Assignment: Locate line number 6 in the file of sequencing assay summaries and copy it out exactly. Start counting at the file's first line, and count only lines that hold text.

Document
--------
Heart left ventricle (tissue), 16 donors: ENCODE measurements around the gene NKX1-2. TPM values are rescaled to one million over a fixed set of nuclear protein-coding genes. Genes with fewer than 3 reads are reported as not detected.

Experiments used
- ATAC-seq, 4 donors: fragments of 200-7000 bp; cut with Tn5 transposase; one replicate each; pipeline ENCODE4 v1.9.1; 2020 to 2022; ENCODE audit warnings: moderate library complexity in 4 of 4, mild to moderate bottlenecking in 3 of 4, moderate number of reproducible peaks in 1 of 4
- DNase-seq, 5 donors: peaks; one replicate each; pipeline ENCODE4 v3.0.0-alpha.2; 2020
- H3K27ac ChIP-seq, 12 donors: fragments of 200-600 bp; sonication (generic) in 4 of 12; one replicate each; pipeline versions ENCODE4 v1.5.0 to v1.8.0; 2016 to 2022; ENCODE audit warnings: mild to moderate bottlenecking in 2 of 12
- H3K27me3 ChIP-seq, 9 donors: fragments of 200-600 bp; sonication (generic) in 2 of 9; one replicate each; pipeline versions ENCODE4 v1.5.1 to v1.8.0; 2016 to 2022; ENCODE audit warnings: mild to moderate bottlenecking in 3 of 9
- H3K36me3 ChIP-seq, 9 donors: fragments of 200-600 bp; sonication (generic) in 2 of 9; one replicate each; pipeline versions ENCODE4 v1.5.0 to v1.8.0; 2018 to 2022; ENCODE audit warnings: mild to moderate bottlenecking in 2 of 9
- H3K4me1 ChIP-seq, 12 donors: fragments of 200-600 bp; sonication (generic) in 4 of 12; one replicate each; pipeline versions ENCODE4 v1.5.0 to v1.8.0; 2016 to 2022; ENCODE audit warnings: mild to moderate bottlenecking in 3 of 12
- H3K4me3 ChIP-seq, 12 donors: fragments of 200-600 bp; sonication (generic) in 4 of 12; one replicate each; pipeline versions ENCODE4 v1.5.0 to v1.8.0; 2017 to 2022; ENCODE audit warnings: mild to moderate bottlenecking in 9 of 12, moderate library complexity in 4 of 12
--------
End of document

- H3K27me3 ChIP-seq, 9 donors: fragments of 200-600 bp; sonication (generic) in 2 of 9; one replicate each; pipeline versions ENCODE4 v1.5.1 to v1.8.0; 2016 to 2022; ENCODE audit warnings: mild to moderate bottlenecking in 3 of 9